But our hygienist, so we measured it. And we found that we were only reappointing about 60% of the people. And we went to the hygienist and of course now when I see that, inside I'm going like, "What?" First, I doubted the data. Once I saw that the data was sound, I thought, "What are these people doing?" So I went, rather than with my anger, I went with my curiosity. And I went to them and I said, "Hey, look at this, this data, this is interesting. How is this happening?" And they were like, "No, no, no, no. We're reappointing everybody. We're reappointing everybody. We're reappointing everybody." I said, "Here's the data. You're not. You think you are. There's a perception and performance gap. You didn't know about it."

Another place where we see this is in calls. We've talked about it a little bit. Average practice answers about 60% of their calls. Right? You're not really working on it. You're only capturing 60%. So if we get a hundred calls, and calls are coming in, right? If we take a hundred calls coming in, wanting appointments, only 60 get answered. And the data is also, the average practice that's just doing okay, not a bad one, this kind of average practice gets 36 appointments out of that. Okay? So that's not so great, is it? So if a new patient value in a practice has 2,000 and you heard some of those numbers on Thursday for those of you who were here, some in this room, the new patient lifetime value is more like 5,000 0r 7,000 or 8,000. But if we use just 2,000, you can see we are absolutely shooting ourselves in the foot. We're only capturing 36% of the people who are calling who want to make an appointment, but we don't know it. We don't know it unless we measure it.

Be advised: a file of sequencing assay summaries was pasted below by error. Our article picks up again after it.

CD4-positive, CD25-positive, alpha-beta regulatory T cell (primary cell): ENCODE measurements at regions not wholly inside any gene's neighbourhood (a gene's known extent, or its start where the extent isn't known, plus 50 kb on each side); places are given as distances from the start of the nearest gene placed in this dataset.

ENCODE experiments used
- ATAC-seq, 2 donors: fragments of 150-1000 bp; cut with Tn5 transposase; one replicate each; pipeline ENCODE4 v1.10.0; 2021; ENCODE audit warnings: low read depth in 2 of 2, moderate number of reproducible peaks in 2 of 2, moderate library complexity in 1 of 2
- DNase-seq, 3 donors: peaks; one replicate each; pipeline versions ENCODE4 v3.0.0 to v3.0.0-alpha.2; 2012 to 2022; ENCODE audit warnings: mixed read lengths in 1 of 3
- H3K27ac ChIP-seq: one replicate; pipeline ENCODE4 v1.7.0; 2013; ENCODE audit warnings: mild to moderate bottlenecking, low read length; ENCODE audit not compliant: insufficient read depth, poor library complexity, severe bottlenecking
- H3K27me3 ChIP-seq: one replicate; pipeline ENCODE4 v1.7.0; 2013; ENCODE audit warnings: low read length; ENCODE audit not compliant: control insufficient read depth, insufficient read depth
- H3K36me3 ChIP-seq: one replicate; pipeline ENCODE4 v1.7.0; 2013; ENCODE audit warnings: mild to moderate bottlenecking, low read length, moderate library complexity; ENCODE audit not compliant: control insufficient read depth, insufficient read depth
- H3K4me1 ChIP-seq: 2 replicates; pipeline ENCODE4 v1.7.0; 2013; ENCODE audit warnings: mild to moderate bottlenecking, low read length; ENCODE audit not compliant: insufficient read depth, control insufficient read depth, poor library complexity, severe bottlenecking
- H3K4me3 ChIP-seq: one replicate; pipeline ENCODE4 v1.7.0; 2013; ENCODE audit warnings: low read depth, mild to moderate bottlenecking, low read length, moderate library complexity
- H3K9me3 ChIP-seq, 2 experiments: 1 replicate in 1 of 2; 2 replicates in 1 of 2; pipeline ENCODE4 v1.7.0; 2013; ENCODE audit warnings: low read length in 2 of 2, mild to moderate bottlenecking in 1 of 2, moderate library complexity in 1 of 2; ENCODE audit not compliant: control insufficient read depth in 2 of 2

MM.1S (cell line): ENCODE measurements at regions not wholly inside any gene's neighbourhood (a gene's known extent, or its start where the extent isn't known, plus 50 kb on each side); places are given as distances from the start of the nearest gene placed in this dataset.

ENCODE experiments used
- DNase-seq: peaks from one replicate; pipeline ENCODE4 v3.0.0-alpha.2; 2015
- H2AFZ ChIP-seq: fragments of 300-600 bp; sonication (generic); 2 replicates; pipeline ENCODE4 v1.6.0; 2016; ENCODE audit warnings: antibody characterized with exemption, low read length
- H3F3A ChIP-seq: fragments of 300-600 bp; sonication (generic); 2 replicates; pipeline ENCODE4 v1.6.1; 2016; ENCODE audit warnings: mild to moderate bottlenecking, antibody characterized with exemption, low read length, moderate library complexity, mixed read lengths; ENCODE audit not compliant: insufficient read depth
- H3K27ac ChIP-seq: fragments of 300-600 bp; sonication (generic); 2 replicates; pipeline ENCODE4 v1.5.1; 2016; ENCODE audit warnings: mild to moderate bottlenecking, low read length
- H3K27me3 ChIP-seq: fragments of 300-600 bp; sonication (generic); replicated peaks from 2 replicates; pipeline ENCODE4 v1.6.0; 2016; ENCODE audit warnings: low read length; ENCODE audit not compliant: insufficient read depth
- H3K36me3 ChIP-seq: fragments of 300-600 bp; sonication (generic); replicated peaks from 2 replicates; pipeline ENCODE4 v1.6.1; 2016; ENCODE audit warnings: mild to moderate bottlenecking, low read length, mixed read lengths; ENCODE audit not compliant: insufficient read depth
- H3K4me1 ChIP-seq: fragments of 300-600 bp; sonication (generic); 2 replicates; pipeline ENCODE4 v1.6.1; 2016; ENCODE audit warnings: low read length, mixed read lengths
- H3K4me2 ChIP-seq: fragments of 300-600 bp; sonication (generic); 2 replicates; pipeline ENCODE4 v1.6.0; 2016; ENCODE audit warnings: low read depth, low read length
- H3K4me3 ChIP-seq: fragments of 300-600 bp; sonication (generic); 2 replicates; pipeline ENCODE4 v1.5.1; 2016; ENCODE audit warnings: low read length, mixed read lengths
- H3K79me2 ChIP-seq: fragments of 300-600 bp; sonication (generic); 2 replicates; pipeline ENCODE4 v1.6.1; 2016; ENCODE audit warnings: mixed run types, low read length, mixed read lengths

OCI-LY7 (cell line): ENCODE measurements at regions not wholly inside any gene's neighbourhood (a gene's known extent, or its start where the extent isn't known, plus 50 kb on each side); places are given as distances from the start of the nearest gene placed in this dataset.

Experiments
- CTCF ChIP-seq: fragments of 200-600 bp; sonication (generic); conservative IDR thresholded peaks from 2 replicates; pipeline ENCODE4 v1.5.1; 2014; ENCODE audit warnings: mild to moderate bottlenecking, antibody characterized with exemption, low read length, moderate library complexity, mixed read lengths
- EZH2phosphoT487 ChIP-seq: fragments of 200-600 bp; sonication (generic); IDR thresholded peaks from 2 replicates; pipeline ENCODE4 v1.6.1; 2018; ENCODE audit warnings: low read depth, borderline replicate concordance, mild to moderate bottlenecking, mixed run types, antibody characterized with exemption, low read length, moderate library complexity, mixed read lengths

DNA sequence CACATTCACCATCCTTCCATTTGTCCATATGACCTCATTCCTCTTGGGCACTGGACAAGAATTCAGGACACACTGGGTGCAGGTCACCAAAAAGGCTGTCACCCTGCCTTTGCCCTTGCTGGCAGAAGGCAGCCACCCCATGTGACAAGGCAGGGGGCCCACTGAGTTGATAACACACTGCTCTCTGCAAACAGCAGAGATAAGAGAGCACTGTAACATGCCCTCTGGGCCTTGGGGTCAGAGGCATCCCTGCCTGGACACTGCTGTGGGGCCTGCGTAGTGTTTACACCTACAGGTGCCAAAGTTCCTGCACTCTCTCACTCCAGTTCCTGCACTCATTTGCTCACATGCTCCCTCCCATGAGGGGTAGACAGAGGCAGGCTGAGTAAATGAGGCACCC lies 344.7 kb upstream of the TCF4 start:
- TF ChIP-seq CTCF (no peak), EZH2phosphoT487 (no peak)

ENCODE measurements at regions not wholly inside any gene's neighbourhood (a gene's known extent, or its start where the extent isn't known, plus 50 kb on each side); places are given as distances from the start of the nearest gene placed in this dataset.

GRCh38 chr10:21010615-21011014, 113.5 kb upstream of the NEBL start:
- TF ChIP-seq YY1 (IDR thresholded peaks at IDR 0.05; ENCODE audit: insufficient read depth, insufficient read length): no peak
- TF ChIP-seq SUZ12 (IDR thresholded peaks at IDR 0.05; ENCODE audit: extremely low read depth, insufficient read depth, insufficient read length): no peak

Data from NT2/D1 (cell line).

Peter Drucker, "What gets measured gets improved." Now, some of you may not know who Peter Drucker is, but he wrote the still the bestselling and best, period, book on being a good executive. And for those who'd like to read, this is the one to get, the 50th-anniversary issue. It is as timely today as when it was written. Those of you who are lazier, you can get on YouTube and you can watch the quick draw that summarizes the main points in that. All right [laughter]? A time hack.

So this is a weekly management review for a group practice. So with this practice, every week, the doctors and the office managers get on the phone with the regional manager, and they go over these numbers. Now, I know you can't see them. I'm going to blow up the piece that I wanted to point out to you. All right? So when we look here, this is call-answer rate and call-schedule rate. These practices are almost identical. They're staffed the same. They have the same phones. They have the same everything. All right? They're about as identical as we can think about it. And this is a new one, and so we don't have the technology hooked up yet. So look at this. Call-answer rate, in this month, 96% for this one - which is very hard to hit - and 68% for this one. Right? So as a manager, what are we going to do? We're going to call up the 68% one and yell at them? I don't suggest that. I suggest that we focus on this one, and paying great attention to that one, and helping them celebrate. When everybody gets to see everybody's numbers, this one already knows they're not doing well. Right? And so now that we have the data, we're going to expect this one to come up. If we're not, we know we don't have the right people. Right? Same systems, same training, same everything. One's at 96 and one's at -what was it? - 68? Okay? Same everything.

So when you see data and when you see a range, we know there's opportunity. Right? Where there's range, there's opportunity. And so what happens when people get celebrated for doing something amazing is absolutely magical. And I'm going to show you one of my favorite, favorite celebration. But I've got to set this up a little bit for you to kind of understand the whole picture here.